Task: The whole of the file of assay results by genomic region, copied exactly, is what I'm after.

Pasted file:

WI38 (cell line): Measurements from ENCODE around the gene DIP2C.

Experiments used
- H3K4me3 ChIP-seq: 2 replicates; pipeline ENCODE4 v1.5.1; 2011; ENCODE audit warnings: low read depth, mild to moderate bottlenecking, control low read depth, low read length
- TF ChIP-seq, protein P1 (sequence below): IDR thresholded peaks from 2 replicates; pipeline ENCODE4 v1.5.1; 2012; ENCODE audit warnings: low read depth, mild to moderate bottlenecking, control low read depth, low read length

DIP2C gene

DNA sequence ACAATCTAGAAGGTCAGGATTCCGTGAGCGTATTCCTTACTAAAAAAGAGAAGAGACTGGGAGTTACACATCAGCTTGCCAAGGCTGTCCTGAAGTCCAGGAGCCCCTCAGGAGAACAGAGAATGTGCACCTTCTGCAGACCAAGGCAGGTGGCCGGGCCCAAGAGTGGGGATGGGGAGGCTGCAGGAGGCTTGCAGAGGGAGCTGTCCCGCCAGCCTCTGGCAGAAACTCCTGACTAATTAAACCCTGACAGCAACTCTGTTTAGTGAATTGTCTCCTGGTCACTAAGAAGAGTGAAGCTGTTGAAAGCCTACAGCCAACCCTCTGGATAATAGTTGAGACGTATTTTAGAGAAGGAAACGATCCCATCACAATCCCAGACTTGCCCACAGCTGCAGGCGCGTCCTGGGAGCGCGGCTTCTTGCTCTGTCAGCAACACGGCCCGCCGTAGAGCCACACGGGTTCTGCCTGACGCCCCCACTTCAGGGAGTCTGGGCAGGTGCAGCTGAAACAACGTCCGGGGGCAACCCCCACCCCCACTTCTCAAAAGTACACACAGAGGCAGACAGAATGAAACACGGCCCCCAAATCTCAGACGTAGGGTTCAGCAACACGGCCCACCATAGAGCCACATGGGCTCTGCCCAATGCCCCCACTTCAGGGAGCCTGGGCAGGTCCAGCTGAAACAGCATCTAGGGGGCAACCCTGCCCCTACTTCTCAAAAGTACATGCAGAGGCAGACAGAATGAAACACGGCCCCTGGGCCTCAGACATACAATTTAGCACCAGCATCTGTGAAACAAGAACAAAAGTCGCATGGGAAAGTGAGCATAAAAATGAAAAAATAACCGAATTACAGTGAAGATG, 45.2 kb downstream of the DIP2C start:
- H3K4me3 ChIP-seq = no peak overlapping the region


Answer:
WI38 (cell line): Measurements from ENCODE around the gene DIP2C.

Experiments used
- H3K4me3 ChIP-seq: 2 replicates; pipeline ENCODE4 v1.5.1; 2011; ENCODE audit warnings: low read depth, mild to moderate bottlenecking, control low read depth, low read length
- TF ChIP-seq, protein P1 (sequence below): IDR thresholded peaks from 2 replicates; pipeline ENCODE4 v1.5.1; 2012; ENCODE audit warnings: low read depth, mild to moderate bottlenecking, control low read depth, low read length

DIP2C gene

DNA sequence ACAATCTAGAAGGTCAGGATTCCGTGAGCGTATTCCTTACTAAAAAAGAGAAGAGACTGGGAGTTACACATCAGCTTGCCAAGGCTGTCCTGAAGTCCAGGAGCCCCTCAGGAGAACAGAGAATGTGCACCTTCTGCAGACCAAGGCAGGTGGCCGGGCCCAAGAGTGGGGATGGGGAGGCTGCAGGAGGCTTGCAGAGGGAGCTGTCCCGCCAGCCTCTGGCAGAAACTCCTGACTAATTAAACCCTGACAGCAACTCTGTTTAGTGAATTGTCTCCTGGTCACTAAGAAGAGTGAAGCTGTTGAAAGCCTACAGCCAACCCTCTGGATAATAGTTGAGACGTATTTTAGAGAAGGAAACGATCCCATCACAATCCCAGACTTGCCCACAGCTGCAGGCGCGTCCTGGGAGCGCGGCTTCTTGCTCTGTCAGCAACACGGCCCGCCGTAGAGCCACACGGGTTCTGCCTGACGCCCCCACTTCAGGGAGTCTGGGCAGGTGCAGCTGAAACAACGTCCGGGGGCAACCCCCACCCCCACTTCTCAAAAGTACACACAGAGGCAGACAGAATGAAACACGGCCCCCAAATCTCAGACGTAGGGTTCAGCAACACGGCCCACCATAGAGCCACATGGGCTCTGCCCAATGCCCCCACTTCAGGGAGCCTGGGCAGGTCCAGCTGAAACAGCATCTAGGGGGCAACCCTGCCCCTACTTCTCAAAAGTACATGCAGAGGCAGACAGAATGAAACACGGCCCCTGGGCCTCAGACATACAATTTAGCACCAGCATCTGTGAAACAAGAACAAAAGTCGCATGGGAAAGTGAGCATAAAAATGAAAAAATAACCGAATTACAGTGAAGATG, 45.2 kb downstream of the DIP2C start:
- H3K4me3 ChIP-seq = no peak overlapping the region